Thursday, March 29, 2012

"Dealing With Unruly Church Employees"

As I stated in earlier blogs, being a leader is quite a daunting task especially in the church. One of the challenges that leaders often face is dealing with unruly employees. One of the definitions of unruly is " Disorderly and disruptive and not amenable to discipline or control" (Google). I would suspect that the latter part of that definition applies to most of our unruly situations (lacking discipline or control). There are 2 kinds of unruly employees. There are those who do all of their dirty work behind the scenes using the telephone, internet and group discussions. They secretly plot against you or someone else and form regimes to either overthrow you or to make your job difficult, unproductive or sometimes unbearable. Then there are those who have no fear in publicly displaying their displeasure's, thoughts, emotions about anything and everything you do with no complete thought in mind as to the effect of their public outcry. In other words they choose to hang themselves.

I know some of you are thinking "I would rather have the public outcry then the private stabbing in the back". Well keep in mind that the public outcry can cause folks to leave ministries, choir stands and pews. It does just as much damage. So how do you deal with unruly employees. If you are a Pastor, or a person who has authority to hire and fire, then you could just fire the person right? Well that only works if the person has no credibility or fan base within the congregation. I've known many Pastors who have fired employees on the spot for valid reasons and suffered consequences because they did not take into account the public sentiment for the individual they fired. Maybe you could sit the person down to talk and pray with them about the situation in the hopes that they will change right?. Well that works sometimes but most of the time it doesn't because the unruly individual does not see their own behavior as a problem. They view you, the employer, as the problem and maybe you need to change rather than them. So here are some tips that have worked for me and others when dealing with an unruly employees.

1. Keep an accurate timeline and documentation of where, when and what was said and done by the individual(s).

2. Try to avoid public confrontations with the individual unless your support system is so strong that it can withstand the possible backlash.

3. Always approach the unruly employee with kindness not letting him know how you really feel or what your possible strategy is in dealing with that person.

4. If your a Pastor, never call out that particular employee from the pulpit. Again you never know the public sentiment for a person and you do not want to gauge it from the Pulpit. If your public rebuke does not work in your favor then you have lost credibility and respect among your parishioners regardless of whether they express it to you or not.

5. Approach the individual with your evidence of their unruly behavior and ask them to stop or face the possible consequences that you have laid out. Most will not stop but they might change their method of attack so keep that in mind.

6. When the dismissal takes place never offer up the reasons why unless someone asks. You weaken your position as leader if you have to over explain your self to any and everybody. Just have the evidence ready if and when they come calling for it. NO ONE CAN ARGUE WITH THE TRUTH.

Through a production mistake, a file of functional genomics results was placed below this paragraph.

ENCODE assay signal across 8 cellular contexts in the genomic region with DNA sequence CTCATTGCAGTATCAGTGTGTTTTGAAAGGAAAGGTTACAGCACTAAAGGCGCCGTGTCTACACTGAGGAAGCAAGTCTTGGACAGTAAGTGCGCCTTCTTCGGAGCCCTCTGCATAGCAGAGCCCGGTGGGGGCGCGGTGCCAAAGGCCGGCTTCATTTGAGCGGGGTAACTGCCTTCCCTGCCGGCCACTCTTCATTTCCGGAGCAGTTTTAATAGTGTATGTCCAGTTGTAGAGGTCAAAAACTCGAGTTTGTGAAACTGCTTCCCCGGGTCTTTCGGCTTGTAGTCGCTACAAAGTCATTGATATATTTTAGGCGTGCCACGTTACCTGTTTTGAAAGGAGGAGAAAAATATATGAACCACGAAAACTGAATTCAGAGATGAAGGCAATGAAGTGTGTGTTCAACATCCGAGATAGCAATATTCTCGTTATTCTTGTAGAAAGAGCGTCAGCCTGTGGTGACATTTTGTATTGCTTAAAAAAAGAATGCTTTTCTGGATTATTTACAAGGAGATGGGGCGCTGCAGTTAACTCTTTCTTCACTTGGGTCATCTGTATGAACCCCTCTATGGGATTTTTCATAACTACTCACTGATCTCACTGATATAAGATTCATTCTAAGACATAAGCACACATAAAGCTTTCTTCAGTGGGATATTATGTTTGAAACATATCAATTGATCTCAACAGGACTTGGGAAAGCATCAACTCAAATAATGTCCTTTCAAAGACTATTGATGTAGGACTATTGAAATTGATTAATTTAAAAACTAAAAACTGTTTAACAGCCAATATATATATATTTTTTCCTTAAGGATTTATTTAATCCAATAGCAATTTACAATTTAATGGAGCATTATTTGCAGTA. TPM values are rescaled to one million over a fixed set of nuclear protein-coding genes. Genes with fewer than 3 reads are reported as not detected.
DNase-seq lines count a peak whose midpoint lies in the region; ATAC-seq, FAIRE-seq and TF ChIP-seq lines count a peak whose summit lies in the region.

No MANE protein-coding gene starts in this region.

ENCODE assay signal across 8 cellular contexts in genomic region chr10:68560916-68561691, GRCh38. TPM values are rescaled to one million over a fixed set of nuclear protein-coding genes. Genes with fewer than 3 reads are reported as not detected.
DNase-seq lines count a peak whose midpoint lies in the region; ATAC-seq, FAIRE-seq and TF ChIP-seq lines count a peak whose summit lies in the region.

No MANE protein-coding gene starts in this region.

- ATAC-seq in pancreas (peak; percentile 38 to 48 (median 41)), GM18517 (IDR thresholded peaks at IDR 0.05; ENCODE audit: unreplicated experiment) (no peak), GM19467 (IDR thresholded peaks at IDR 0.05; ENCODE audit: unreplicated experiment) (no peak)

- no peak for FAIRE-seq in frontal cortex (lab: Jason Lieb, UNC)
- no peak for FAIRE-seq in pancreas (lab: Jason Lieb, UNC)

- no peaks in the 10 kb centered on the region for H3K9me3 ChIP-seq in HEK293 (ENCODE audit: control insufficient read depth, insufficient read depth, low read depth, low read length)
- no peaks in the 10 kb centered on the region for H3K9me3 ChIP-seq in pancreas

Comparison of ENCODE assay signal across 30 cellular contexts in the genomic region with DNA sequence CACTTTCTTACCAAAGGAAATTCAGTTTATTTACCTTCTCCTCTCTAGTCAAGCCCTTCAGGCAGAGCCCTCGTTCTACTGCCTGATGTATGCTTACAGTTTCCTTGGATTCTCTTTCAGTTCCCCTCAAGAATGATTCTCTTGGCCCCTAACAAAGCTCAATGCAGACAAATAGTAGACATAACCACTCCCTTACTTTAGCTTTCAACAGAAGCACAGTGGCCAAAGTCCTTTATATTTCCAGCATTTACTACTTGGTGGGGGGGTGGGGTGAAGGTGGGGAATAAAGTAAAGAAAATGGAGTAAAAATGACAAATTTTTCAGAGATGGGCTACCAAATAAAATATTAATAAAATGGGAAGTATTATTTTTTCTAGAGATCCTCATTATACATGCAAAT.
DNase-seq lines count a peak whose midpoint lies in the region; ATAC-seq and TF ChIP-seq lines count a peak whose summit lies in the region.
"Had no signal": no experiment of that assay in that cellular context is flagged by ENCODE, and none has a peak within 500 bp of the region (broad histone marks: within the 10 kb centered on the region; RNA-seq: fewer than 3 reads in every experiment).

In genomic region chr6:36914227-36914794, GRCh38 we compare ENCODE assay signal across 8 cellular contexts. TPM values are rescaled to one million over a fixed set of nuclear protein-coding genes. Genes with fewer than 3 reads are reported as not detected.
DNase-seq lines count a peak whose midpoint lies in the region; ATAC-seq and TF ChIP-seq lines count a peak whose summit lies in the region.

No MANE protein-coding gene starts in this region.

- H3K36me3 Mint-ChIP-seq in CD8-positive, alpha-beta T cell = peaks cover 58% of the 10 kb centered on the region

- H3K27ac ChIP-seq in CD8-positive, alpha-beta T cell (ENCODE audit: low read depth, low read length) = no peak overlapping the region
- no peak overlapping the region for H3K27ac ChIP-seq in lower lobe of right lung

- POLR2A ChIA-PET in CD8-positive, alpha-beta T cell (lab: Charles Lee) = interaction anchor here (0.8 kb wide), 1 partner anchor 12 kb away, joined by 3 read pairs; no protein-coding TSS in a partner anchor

These are just a few ways to deal with unruly Church employees but there are others that I am sure some of you will mention. I welcome your thoughts, ideas and suggestions and I pray for you if you are in one of these situations.


Phillip Carter

Tuesday, March 20, 2012

"Leading A Music Ministry"

What Does It Involve?

Leading a Music Ministry or Music and Arts ministry can be a daunting task. It involves administration, psychology, the skill to lead and most importantly a comprehensive musical understanding of the needs of the particular congregation you are serving. Great leaders are also great followers. When you learn how to follow you learn how to lead. In leading a Music Ministry, you have to take into consideration the different parts of the ministry you are attempting to lead. You also have to have a clear understanding of the vision of the Pastor and church that you are serving. If they do not have a clear vision then you will need to assist them in creating one based on their wants and needs as a church and Music Ministry. You would be surprised how many churches do not have mission and/or vision statements concerning their Music Ministry.

Whether you are currently a Minister of Music, getting ready to be one, or aspiring to be one its important that you understand your job in a particular ministry. In general a Minister of Music is in charge of the overall operation and musical health of the church. In my opinion, you should possess the skills play, teach, direct, sing and administrate especially if you are working at an African American church. You should not be dependent on anybody in order for you to be successful in your job. NOW, even though you possess those skills having a staff is surely helpful in being successful.


 If your church has the budget for you to hire help then you should always hire the kind of staff that will aid and enhance you and the church in the worship experience. In other words, do not hire inferior musicians. You should always seek to hire people who can make a significant change in your worship experience musically and spiritually.  I always seek to hire people who can do what I can't.  

Sometimes as the Minister of Music, churches try to short change you financially by forcing you to settle for less qualified musicians but they want the best quality of music and worship. ISN'T THAT IRONIC. Its like they don't get it. They do not understand that quality comes with a price. Quality musicians are NOT hard to find they are just hard to keep. They are hard to keep because if they feel hampered by the restraints that are sometimes put on them by Ministers of Music's, Churches and Pastors then its time to leave and seek other opportunities. Restraints can be spiritual, music and/or financial. Churches are quick to honor Pastors but ignore the musical leaders in the house. A "Thank You" sometimes can go a lonnnnngggg wayyyyy.